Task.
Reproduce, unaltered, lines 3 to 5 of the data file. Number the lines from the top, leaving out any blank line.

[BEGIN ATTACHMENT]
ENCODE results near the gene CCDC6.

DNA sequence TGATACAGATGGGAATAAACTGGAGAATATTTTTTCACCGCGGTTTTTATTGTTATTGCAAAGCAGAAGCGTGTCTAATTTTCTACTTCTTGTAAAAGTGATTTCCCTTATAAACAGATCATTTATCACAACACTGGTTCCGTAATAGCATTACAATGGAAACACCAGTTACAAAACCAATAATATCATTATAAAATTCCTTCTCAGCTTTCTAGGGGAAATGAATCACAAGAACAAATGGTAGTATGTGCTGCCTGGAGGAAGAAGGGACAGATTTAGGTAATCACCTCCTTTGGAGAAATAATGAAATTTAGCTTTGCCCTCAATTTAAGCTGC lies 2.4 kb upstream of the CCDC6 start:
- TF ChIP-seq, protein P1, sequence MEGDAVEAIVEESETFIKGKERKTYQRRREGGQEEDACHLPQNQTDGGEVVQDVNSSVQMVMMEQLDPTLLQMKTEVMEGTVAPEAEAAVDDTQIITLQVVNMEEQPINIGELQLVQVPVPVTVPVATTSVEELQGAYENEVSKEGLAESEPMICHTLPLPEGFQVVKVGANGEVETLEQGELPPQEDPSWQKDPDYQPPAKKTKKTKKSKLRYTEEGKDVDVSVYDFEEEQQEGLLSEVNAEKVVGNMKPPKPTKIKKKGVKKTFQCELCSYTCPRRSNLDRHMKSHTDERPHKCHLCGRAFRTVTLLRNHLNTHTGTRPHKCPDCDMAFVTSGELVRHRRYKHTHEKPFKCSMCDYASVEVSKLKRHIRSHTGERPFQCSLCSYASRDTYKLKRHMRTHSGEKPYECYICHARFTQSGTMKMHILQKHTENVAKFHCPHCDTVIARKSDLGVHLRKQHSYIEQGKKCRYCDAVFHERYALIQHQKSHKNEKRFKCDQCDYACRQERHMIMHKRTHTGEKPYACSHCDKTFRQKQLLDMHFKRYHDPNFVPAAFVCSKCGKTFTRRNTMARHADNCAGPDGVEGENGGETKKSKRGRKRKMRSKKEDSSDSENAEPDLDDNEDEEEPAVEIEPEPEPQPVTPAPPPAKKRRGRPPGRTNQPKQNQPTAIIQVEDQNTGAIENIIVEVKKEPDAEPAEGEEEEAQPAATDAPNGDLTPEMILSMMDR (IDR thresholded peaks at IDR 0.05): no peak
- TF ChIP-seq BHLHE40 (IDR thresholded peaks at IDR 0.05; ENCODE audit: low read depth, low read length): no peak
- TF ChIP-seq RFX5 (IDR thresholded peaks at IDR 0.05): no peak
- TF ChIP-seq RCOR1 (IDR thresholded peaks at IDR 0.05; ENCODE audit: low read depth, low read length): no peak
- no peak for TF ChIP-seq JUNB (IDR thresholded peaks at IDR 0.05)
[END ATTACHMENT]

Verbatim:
- TF ChIP-seq, protein P1, sequence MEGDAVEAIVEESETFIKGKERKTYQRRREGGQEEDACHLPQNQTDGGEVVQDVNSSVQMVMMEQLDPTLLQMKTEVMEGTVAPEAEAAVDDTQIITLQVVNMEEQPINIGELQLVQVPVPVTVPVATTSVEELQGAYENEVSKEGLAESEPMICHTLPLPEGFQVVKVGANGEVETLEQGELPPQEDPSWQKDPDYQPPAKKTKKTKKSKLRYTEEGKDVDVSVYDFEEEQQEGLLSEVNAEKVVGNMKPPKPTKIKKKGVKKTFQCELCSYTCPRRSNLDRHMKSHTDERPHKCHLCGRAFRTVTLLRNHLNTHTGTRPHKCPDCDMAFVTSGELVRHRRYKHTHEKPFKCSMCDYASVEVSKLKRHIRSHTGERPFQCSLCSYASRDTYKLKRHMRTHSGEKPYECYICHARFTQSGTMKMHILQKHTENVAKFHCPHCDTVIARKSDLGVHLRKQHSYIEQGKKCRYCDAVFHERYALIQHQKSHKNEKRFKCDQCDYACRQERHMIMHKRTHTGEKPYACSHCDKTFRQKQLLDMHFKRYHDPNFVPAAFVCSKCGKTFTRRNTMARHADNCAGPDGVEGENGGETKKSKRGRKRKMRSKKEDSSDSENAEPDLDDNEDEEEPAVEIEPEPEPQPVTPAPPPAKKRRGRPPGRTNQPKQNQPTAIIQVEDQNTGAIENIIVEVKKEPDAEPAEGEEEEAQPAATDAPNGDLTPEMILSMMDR (IDR thresholded peaks at IDR 0.05): no peak
- TF ChIP-seq BHLHE40 (IDR thresholded peaks at IDR 0.05; ENCODE audit: low read depth, low read length): no peak
- TF ChIP-seq RFX5 (IDR thresholded peaks at IDR 0.05): no peak